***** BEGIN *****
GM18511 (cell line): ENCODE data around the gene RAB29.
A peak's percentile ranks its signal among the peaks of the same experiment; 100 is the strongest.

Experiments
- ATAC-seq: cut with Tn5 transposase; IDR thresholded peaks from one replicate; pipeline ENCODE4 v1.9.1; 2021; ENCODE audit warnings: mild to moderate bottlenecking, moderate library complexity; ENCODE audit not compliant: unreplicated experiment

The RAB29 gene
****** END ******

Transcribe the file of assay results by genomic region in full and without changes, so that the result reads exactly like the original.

GM18511 (cell line): ENCODE data around the gene RAB29.
A peak's percentile ranks its signal among the peaks of the same experiment; 100 is the strongest.

Experiments
- ATAC-seq: cut with Tn5 transposase; IDR thresholded peaks from one replicate; pipeline ENCODE4 v1.9.1; 2021; ENCODE audit warnings: mild to moderate bottlenecking, moderate library complexity; ENCODE audit not compliant: unreplicated experiment

The RAB29 gene